When you watch the film, it’s easy to understand why Nick Saban benched Hurts in favor of Tagovailoa at Alabama. Hurts doesn’t throw with the same anticipation or go through his progressions as smoothly or as quickly as Tua. But what I love about Hurts is that he still finds ways to move the ball downfield and run an explosive offense, which he proved at Oklahoma in 2019 when he accounted for 52 total touchdowns. He handled the situation at Alabama with professionalism and even led the Crimson Tide to a win in the 2018 SEC Championship Game when Tua got hurt. Hurts’ composure and competitiveness are top-notch, and I love his make-up as a quarterback. He makes the players around him better and he proved that at two different blue-blood college football programs.
Where I would draft him: Late second round/early third round. Hurts would benefit from sitting and developing behind a proven starter. I don’t know that he’ll ever be able to read through the full field quickly, but he can be a starting NFL quarterback that you win with and occasionally because of.
6. Jake Fromm, Georgia (6-1 7/8, 219)
Fromm would be a safer pick than Hurts and he has a lot of the same winning intangibles. I love how Fromm held off competition on the Georgia roster. Jacob Eason (Washington) and Justin Fields (Ohio State) both transferred because Fromm wasn’t giving up his death grip on the starting job. His ability to read the field and go through his progressions are positive traits that could result in him landing a starting job in the NFL. That said, Fromm’s arm strength is below average and he lacks the type of athleticism and mobility to overcome his smaller stature in the NFL.
Where I would draft him: Third round. Fromm’s competitive nature leaves you wanting him to prove you wrong. And he may. More than likely, he’ll be a valuable member of a quarterback room and a reliable backup who can win games when he needs to play. That will keep him in the NFL for many years.
7. Jacob Eason, Washington (6-5 7/8, 231)
Eason, a former baseball player, is kind of like that hard-throwing reliever that always struggles with his control and never develops a reliable second out-pitch. He has great arm strength but lacks the touch necessary to be a consistent downfield passing threat. After starting as a true freshman at Georgia, Eason suffered a knee injury and lost his job to Fromm. I don’t question Eason’s decision to transfer to Washington because he’s from the Seattle area, but it’s also obvious that he doesn’t quite have the same competitive obsession that Fromm possesses. Eason’s footwork is inconsistent and he’s not accurate when moved off his spot. He’s not very elusive and doesn’t extend plays with his feet. If there’s any kind of pressure, Eason rarely creates a positive play.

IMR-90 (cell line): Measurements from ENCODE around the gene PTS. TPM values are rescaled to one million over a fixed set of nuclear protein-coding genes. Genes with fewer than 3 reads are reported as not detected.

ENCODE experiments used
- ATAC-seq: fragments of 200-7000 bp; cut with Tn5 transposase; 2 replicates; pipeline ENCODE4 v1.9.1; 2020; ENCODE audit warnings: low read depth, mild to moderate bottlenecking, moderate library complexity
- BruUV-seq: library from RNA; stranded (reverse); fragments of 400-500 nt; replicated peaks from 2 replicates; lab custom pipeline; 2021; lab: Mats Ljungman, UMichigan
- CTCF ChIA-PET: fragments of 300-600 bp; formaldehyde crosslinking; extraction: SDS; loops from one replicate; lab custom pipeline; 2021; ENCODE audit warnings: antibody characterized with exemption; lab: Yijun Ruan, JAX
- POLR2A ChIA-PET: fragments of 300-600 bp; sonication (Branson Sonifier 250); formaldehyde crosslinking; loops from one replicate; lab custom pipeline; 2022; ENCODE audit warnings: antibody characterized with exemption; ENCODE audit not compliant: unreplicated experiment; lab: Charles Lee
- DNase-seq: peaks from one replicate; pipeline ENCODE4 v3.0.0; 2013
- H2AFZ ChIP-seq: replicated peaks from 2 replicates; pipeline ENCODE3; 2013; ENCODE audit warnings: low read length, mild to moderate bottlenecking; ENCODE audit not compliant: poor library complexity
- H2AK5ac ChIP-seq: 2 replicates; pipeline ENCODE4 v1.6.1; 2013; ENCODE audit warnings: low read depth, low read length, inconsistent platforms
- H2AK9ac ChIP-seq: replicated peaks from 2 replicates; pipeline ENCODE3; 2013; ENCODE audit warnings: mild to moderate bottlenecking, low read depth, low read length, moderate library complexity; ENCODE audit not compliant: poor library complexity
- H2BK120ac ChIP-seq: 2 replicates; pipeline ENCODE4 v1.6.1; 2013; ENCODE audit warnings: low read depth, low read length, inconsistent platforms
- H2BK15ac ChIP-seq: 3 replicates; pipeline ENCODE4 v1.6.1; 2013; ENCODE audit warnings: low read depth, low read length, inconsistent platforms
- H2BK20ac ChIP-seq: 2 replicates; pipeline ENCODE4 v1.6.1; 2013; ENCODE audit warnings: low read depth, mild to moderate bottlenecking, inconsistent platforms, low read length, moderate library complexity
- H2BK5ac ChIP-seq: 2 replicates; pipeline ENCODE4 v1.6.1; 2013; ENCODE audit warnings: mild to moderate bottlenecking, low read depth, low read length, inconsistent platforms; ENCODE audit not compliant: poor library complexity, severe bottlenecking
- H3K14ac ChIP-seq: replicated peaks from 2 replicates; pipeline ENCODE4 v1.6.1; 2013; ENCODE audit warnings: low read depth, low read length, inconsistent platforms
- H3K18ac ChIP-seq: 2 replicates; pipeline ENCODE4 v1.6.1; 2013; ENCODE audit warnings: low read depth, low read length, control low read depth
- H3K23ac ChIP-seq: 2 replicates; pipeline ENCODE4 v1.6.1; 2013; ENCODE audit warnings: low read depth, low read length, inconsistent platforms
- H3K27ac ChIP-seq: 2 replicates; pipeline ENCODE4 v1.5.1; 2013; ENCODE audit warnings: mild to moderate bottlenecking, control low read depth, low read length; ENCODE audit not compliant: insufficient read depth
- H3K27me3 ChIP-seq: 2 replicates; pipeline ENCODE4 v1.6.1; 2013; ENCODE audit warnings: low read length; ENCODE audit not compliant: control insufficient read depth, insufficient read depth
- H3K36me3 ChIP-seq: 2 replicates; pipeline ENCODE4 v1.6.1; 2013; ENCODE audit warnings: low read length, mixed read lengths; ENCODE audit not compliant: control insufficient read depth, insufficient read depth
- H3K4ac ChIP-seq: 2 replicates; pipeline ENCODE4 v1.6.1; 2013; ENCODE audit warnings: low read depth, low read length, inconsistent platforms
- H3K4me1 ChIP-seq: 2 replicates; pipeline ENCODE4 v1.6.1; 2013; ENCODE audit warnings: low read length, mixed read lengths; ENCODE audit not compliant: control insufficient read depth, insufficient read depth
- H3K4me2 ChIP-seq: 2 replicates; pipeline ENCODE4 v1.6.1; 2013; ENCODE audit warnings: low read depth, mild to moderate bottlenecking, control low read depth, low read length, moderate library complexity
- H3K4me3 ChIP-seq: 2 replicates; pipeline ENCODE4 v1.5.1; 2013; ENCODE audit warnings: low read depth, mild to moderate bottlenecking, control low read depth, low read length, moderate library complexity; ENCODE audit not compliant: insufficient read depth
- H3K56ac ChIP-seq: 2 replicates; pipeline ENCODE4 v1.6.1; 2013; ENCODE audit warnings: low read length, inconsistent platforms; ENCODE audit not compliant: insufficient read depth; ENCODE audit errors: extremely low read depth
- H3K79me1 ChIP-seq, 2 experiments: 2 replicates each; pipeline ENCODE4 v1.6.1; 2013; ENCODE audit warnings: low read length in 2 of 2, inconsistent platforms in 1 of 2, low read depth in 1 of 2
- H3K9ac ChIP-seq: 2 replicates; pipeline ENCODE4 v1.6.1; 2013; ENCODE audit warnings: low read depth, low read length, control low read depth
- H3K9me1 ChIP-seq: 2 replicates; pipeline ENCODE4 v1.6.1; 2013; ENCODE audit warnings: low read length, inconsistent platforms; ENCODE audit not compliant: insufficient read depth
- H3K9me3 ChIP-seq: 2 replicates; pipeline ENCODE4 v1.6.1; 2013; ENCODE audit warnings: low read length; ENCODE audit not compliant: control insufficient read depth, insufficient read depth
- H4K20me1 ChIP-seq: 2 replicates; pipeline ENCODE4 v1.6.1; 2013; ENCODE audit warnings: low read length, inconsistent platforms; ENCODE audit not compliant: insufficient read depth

Where I would draft him: Fourth round. You love the size and arm. Eason essentially missed two years before a decent season at Washington in 2019. I would have loved to see him stay in school to get a better evaluation, but there’s enough here to try to develop.
8. Anthony Gordon, Washington State (6-2 3/8, 205)
Gordon is almost certainly getting a boost from Gardner Minshew’s rookie season, but I actually like Gordon more as a quarterback. He has an outstanding release and puts nice touch on his throws. He has good enough size, good enough arm strength and good enough accuracy. There’s a free-wheeling style to his game comparable to Minshew (and even Mahomes) that comes from the style of offense he plays in, but there are drawbacks. Gordon takes too many chances and doesn’t have the arm strength to fit the ball into some of the miniscule windows he sees. He also has a slender frame, which is worrisome at the next level.
Where I would draft him: Fifth round. Only a one-year starter, there’s a lack of experience here that is hard to trust, but it also makes me wonder if the decision-making can improve if Gordon is reigned in a little bit. He’s not a bad mid-to-late round choice.
9. James Morgan, Florida International (6-4, 229)
Morgan has good size and a great arm, which makes you wonder why he only had MAC offers coming out of Green Bay, even getting overlooked by QB-needy Wisconsin. He landed at Bowling Green and eventually transferred to Florida International, where he started all 24 games in two years. Morgan’s size, arm and intelligence (he graduated pre-law at Bowling Green) should get him drafted, but he lacks touch on his throws and his deep-ball accuracy is poor.
Where I would draft him: Sixth round. Morgan checks enough boxes to be brought into a quarterback room to be developed as a backup. I’d be surprised if he goes undrafted because you’d think the Packers would have the upper-hand in signing the Green Bay native as a free agent.
10. Steven Montez, Colorado (6-4, 231)
Three years ago, I thought Montez could have been a first round pick. With NFL size and an outstanding arm, he had superstar written all over him. But he never got better. His mechanics are all over the place and his accuracy is wildly inconsistent. He’s late to see routes open up and the internal clock is apparently broken. Still, Montez has traits to work with. He’s athletic and durable, starting 36 straight games in his final three years.
Where I would draft him: Seventh round. There are whispers that immaturity held Montez back at Colorado. Perhaps with better coaching in the pros, there’s still some untapped potential. I’d take a flier on him late in the draft.